Purpose: The purpose of this study was to examine the effects of six weeks of routine use of a novel robotic transfer device, the AgileLife Patient Transfer System, on mobility-related health outcomes, task demand, and satisfaction relative to previous transfer methods. Materials and methods: Six end users and five caregivers used the system in their homes for six weeks. Participants completed several surveys examining perceived demands related to preparing and performing a transfer and mobility-related health outcomes pre and post intervention. Participants were also asked about their satisfaction with using the technology compared to previous transfer methods. Results: Both end users and caregivers reported reduction in perceived physical demand (p = 0.007) and work (p ≤ 0.038) when preparing for and performing a transfer. End users indicated that the device intervention had a positive impact, indicating some improvements to health-related quality of life as well as improved competence, adaptability, and self-esteem post-intervention. All participants were highly likely to recommend the technology to others. Conclusion: The AgileLife Patient Transfer System is a promising new form of transfer technology that may improve the mobility and mobility-related health of individuals with disabilities and their caregivers in home settings. Implications for rehabilitation Robotic transfer assistance reduced physical demand and work among end users and caregivers. The robotic device had a positive impact on some quality of life outcomes after 6 weeks of use. Users were highly likely to recommend the robotic transfer device to others.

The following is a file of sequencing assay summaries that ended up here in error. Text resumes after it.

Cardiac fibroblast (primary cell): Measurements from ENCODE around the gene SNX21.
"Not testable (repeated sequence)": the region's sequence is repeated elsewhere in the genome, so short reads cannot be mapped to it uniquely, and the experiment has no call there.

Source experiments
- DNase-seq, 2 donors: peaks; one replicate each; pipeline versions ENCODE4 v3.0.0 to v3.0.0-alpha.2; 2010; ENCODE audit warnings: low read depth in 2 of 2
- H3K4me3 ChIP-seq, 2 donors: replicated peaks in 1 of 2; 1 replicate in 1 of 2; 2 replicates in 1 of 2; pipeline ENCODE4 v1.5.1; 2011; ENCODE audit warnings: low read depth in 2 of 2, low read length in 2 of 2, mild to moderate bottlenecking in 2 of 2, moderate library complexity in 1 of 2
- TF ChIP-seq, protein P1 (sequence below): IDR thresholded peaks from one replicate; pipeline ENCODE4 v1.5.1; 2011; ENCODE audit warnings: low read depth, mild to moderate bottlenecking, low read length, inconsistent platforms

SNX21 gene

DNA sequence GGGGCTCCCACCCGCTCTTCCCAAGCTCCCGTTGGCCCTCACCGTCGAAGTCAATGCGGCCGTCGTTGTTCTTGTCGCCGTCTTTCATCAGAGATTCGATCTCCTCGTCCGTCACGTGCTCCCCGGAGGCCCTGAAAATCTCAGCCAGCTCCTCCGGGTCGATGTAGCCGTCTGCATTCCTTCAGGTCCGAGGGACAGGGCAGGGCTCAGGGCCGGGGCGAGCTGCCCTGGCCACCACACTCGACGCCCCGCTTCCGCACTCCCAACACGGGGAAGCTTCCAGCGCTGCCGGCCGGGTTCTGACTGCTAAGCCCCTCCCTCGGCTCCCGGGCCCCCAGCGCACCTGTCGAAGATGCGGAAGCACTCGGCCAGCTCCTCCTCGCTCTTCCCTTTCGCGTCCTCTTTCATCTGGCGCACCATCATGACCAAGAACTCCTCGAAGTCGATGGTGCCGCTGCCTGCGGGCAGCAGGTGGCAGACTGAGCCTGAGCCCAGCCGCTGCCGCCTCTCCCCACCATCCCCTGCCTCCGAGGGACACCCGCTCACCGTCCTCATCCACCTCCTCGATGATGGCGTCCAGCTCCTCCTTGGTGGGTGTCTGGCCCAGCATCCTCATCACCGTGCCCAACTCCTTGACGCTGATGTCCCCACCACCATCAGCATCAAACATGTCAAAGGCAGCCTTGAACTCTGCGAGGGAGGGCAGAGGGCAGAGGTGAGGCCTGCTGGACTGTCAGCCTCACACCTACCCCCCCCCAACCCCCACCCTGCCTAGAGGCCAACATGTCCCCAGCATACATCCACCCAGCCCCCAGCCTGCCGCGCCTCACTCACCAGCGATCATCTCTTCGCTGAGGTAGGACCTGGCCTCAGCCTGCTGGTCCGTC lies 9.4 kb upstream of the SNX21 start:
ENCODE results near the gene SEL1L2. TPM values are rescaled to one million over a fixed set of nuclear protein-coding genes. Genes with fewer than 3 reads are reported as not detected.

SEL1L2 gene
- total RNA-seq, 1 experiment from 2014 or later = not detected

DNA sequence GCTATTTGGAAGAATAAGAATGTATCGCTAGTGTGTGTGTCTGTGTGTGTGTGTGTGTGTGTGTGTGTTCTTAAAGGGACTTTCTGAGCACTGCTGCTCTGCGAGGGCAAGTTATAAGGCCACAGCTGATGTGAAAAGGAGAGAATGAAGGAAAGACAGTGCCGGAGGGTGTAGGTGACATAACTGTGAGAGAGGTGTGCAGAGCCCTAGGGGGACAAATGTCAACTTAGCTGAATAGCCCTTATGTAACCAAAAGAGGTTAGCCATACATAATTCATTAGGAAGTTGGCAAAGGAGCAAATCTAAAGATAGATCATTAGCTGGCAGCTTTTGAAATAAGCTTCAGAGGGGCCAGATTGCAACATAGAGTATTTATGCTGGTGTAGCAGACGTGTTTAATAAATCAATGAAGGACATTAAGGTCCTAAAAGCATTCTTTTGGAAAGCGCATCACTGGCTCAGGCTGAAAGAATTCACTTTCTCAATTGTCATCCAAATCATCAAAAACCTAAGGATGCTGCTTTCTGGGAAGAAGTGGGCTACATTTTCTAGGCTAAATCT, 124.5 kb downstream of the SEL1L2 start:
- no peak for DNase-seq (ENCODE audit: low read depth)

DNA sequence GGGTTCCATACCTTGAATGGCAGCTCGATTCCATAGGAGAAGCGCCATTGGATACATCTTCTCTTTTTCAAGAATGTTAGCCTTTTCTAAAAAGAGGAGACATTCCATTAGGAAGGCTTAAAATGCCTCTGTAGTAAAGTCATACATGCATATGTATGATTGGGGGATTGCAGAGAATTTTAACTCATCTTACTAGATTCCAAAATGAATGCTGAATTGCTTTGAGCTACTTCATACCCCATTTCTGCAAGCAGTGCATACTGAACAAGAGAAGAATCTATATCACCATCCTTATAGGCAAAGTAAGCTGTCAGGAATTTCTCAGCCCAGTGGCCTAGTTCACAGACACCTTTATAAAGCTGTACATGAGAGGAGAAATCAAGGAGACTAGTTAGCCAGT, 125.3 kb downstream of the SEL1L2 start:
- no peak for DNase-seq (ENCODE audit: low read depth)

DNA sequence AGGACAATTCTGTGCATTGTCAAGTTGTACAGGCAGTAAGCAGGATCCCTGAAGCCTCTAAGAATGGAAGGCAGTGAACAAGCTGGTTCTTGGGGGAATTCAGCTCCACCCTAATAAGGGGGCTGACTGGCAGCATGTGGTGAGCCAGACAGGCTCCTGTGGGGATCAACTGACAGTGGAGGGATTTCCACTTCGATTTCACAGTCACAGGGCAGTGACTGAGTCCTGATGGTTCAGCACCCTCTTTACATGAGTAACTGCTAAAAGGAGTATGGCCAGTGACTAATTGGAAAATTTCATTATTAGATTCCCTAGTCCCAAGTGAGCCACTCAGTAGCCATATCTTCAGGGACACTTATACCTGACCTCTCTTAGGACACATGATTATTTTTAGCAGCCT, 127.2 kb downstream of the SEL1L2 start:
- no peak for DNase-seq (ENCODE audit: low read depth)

... b1, funzioni mentali) e le categorie più selettive nei vari livelli (es. b110, funzioni della coscienza; b1102, qualità della coscienza) (12)(13)(14)(15)(16)(17). ...